Twitter hackers with ideas for hilarious stunts should get a move on

Twitter is finally on to you.

Last week I wrote about Twitter's upcoming hospitality to targeted advertising, and what this means for its users (almost definitely a dystopian nightmare). But Twitter is strangely inhospitable to advertisers in other ways - making a branded account something of a liability.

Branded accounts only have the same security as the rest of us - just the one username and password. As a result, a growing number of official accounts have fallen victim to hacking. Last week it was Burger King, which got taken over by Anonymous-affiliated hackers. It was soon branded with the Mcdonalds logo and issuing tweets like this:

We just got sold to McDonalds! Look for McDonalds in a hood near you @DFNCTSC

And then earlier this year there was the HMV clusterfuck, courtesy of some employees in the process of being fired. From the official account:

There are over 60 of us being fired at once! Mass execution, of loyal employees who love the brand. #hmvXFactorFiring,

Sorry we've been quiet for so long.Under contract, we've been unable to say a word, or – more importantly – tell the truth.

Just overheard our Marketing Director (he's staying, folks) ask 'How do I shut down Twitter?'

It's also happened, in various ways, to Jeep, NBC News, USA Today and Donald Trump, and all of those incidents were likewise funny. The thing is that official Twitter accounts are nigh on irresistible to hackers. There's something of the getting-down-with-the-kids about branded Twitter accounts, with their ulterior motivated chattiness and their thinly veiled desperation, and it's always tempting to remind them that they're still not really one of us.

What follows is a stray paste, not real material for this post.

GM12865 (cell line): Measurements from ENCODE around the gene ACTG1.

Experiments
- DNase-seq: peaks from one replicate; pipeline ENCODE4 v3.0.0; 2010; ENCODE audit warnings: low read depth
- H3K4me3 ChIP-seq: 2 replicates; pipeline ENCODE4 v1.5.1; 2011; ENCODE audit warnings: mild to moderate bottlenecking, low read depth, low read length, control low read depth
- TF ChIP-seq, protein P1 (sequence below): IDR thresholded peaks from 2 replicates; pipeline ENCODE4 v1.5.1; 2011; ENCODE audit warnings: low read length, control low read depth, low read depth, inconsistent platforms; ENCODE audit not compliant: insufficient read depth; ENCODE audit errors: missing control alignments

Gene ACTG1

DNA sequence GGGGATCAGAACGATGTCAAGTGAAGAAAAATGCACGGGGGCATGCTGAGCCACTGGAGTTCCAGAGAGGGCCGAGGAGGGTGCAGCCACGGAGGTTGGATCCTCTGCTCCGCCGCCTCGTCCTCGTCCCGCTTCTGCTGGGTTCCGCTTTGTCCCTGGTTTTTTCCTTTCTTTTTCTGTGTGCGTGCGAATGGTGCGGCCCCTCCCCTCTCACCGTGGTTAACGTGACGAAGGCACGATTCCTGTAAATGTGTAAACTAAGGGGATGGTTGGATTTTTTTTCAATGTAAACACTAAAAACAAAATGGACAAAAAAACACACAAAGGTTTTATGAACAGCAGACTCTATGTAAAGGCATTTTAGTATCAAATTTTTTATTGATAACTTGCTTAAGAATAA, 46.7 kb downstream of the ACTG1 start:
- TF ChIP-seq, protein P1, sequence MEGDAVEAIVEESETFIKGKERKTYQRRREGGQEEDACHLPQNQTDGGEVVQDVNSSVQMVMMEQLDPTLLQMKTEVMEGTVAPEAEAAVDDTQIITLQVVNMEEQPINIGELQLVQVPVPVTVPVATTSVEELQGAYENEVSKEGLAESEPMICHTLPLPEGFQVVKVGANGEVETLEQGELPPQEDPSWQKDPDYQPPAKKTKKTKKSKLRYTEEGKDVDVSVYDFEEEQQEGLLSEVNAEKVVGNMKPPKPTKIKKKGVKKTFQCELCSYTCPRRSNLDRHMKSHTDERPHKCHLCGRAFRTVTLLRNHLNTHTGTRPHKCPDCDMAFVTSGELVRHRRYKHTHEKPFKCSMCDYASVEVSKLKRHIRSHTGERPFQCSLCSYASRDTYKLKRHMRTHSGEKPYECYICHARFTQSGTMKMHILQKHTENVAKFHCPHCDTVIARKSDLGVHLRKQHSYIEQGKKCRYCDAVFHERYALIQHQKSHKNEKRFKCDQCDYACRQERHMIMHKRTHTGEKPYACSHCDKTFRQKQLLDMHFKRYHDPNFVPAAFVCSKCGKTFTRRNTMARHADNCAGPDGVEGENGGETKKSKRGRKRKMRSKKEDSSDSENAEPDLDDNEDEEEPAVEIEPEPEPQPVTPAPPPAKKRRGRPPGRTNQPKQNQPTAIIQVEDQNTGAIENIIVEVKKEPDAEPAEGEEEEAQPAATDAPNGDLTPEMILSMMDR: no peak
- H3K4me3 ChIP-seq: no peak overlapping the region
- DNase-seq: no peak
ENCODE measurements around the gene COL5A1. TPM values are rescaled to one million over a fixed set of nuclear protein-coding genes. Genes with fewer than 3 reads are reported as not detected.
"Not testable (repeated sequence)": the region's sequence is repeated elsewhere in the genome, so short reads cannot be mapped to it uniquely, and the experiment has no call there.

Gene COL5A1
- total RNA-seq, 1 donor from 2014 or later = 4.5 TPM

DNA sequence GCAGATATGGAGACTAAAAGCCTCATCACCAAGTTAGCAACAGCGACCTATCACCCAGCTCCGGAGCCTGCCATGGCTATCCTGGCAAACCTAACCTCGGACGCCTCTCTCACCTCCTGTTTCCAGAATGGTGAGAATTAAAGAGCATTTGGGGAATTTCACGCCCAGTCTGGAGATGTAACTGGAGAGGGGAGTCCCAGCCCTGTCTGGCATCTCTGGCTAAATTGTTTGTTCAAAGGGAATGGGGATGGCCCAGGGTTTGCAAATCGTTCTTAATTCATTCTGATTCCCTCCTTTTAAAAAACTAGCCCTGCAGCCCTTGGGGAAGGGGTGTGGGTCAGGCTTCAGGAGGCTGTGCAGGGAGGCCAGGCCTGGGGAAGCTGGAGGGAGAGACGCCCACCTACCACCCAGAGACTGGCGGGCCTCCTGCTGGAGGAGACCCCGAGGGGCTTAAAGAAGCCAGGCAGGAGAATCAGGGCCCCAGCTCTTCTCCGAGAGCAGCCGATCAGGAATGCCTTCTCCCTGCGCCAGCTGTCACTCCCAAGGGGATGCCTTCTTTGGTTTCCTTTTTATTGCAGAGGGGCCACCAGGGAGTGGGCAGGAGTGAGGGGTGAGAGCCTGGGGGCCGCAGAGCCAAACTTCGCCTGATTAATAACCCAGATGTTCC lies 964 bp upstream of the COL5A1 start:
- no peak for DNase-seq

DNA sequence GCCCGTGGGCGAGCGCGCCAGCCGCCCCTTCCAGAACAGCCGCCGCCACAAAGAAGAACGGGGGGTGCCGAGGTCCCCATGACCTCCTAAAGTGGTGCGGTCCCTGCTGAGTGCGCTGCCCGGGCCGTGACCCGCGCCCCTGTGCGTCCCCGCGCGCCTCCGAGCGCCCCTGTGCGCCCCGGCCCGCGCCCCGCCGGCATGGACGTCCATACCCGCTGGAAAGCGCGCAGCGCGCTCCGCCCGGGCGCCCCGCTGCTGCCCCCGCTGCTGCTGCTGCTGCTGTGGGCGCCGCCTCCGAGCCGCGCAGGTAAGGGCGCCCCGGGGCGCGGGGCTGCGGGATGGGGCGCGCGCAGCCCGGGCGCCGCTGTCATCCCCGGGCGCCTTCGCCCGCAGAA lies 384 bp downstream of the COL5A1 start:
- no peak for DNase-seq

So should Twitter be doing more to protect these accounts? At the moment it is running several paid options for advertisers - none of which include the option to up their security. But then why should it offer this? It would be a canny move to introduce it only later in the game, when more hacker attacks have increased the fear, and companies have accumulated more followers, raising the stakes.

The trouble is that at the moment this potential revenue is being siphoned off by third parties like Hootsuite, whose products let you manage your account a little more securely, and which get a boost everytime a company is publicly hacked. Unsurpisingly therefore, last Wednesday Twitter introduced a product facilitating ad promotion through third parties like this. It looks like the start of a move to finally get offical accounts a little safer. But is Twitter too late to the party, or too early? Either way, it's starting to twig, and potential hackers better get a move on with their hilarious stunts, before it's too late.

 
Twitter may be about to clamp down security. Photograph: Getty Images

Martha Gill writes the weekly Irrational Animals column. You can follow her on Twitter here: @Martha_Gill.

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Inside a shaken city: "I just want to be anywhere that’s not Manchester”

The morning after the bombing of the Manchester Arena has left the city's residents jumpy.

On Tuesday morning, the streets in Manchester city centre were eerily silent.

The commuter hub of Victoria Station - which backs onto the arena - was closed as police combed the area for clues, and despite Mayor Andy Burnham’s line of "business as usual", it looked like people were staying away.